• The Future of Music Coalition’s Joe Silveri makes the case for a global music registry.
  • Lucy Berhnolz and Patrick Hussey wax eloquent on the massive potential for data to change the way we live and work.


  • Americans for the Arts released its long-awaited follow-up to Arts & Economic Prosperity III, and — wait a sec — the economic impact of the arts went down?! From $166.2 billion to $135.2 billion? Supporting 26% fewer jobs? It’s true. While organization expenditures remained more or less constant in 2010 (when the study was conducted) compared to 2005, audience spending dropped like a stone due to the recession’s influence. Unfortunately, the results underscore the downside of relying on this particular argument to advocate for the arts, as the economic impact narrative to date had been all about more, more, more: the arts are a growth industry, so you should support them! Now it’s, the arts are shrinking, so you should….still support them? My previous review of AEP III is here. Meanwhile, Catherine Brandt has an entertaining account of enforcing the embargo on the AEP IV results.
  • In other research from Americans for the Arts, Randy Cohen details a couple of novel ways of understanding the competitive environment for arts organizations in a region through the Local Arts Index: millennial share and the four-firm concentration ratio.
  • Which neighborhoods in the US are gentrifying the fastest? Here is one estimate by the Fordham Institute, which names such surprising cities as Oklahoma City, Chattanooga, and Roanoke VA among the leaders. But Matt Bevilacqua at Next American City takes issue with the methodology of that analysis, which uses an increase in the share of white, non-Hispanics as a proxy for gentrification.  Bevilacqua makes the case that in certain cities such as Washington DC, people of color can be the agents of gentrification as well. While I don’t disagree with Bevilacqua’s point, it underscores the need for a clearer sense of what we actually mean when we invoke the g-word. Because honestly, my sense from hearing lots of people talk about this issue over the past few years is that most have a pretty clear picture–some might say stereotype–in their minds of what gentrification looks like, and to them it looks like  “white people moving in.” Rightly or wrongly, it seems like Fordham’s proxy measure is pretty faithful to this idea.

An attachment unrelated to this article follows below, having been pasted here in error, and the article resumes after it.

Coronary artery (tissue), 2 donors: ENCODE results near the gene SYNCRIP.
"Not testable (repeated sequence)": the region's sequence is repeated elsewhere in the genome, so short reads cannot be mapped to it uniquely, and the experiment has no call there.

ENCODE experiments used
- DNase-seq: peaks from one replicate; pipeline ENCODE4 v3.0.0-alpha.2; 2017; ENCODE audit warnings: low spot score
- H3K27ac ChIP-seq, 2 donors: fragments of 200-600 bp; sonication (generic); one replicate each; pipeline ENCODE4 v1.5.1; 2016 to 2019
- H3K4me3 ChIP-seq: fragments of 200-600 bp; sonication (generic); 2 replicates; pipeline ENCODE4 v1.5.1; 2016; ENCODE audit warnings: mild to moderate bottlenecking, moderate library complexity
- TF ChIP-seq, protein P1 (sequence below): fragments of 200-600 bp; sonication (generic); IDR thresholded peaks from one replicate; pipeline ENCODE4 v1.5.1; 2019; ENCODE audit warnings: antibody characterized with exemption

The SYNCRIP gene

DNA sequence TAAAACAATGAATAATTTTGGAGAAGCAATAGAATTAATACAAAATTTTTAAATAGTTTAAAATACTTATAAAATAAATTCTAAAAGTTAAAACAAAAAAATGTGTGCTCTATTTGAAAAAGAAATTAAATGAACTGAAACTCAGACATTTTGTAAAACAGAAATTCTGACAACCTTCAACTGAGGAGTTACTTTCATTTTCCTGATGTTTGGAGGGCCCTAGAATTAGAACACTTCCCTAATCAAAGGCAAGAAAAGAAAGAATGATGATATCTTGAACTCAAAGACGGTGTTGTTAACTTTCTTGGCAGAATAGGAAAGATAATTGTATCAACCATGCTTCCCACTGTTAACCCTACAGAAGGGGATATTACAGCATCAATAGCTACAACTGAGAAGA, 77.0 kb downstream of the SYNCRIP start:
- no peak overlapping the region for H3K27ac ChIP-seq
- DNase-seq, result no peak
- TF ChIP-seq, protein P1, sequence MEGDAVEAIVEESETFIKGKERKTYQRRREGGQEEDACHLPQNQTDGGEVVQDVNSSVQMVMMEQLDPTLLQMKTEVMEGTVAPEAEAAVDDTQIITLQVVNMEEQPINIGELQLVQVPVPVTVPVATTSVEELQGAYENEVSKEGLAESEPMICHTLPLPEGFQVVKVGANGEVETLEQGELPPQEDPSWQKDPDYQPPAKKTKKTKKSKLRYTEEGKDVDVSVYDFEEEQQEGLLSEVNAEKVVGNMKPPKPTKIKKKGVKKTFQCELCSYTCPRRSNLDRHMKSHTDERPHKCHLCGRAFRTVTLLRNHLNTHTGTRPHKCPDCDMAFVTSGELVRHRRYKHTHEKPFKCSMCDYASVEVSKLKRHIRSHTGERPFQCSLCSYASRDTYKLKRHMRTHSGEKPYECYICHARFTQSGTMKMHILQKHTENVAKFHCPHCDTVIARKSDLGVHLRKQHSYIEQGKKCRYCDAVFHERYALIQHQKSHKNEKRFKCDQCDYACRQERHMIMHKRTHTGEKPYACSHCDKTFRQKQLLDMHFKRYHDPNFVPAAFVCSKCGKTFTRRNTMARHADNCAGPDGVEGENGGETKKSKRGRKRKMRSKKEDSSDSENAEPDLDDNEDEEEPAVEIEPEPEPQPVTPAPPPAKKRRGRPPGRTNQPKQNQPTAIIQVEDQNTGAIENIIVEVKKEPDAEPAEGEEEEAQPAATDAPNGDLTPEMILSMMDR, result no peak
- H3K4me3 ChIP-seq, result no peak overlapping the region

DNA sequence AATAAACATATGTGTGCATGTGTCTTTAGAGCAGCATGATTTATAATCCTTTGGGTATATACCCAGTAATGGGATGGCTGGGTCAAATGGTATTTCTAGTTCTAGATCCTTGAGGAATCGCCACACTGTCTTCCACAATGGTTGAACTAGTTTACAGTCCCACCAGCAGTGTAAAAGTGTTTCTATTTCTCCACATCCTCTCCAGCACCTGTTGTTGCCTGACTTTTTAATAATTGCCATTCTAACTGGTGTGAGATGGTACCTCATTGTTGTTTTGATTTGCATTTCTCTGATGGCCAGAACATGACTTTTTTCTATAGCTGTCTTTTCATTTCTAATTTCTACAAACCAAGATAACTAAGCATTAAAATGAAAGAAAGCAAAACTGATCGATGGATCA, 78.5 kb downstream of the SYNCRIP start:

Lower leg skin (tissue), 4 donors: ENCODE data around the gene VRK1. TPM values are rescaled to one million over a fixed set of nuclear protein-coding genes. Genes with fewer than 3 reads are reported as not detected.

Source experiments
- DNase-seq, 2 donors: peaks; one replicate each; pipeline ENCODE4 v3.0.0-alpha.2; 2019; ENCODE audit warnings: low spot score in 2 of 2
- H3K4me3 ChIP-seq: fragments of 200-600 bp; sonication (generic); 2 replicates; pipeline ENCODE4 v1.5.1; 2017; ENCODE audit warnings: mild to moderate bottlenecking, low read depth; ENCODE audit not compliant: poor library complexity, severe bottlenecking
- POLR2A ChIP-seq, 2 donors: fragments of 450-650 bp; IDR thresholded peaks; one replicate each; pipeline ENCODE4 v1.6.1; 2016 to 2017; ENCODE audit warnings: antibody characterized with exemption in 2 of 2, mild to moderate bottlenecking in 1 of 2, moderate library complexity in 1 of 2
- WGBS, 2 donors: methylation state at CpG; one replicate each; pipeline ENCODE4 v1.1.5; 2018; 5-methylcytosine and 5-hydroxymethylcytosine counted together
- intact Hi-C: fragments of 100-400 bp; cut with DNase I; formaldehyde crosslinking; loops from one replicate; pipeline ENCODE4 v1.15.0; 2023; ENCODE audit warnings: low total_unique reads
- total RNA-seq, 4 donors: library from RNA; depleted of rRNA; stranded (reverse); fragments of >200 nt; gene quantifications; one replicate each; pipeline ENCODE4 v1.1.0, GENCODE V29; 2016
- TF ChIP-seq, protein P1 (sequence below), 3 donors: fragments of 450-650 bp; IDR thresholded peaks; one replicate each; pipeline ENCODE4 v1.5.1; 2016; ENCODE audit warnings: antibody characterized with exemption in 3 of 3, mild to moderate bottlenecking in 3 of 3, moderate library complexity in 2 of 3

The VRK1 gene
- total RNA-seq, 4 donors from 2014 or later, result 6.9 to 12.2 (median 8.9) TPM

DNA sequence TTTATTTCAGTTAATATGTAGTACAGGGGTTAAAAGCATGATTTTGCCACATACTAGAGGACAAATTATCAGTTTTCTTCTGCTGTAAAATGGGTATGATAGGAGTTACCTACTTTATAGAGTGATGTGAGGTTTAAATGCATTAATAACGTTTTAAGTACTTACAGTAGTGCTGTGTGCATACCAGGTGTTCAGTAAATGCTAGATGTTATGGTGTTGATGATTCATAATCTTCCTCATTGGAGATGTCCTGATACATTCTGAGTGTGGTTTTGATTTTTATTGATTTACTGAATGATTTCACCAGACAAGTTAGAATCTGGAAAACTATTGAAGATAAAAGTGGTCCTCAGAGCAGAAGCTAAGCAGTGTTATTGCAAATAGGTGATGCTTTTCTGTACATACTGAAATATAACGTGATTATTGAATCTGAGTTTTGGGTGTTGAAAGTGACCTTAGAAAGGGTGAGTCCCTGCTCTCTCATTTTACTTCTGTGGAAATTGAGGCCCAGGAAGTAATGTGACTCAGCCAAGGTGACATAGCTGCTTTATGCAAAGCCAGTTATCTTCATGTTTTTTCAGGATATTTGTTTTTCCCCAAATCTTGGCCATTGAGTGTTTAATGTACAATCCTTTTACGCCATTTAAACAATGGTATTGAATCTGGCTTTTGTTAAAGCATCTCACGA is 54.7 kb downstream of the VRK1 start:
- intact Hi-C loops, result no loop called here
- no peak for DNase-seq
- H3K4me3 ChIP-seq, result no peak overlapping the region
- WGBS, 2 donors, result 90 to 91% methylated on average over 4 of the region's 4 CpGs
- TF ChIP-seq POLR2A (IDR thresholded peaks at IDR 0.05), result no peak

• Fascinating: some university researchers are turning to Amazon’s Mechanical Turk to find psychology test subjects and survey respondents, in order to avoid the “WIERD” (from Western, Industrialized, Educated, Rich, Democratic societies) bias inherent in using college students for that purpose. There’s even a whole blog about using experimental methods on crowdsourced populations.


  • This beautiful Father’s Day tribute from Rocco Landesman brightened my day when I read it, as did the photos of Fred Landesman’s gorgeous paintings. Well worth a read.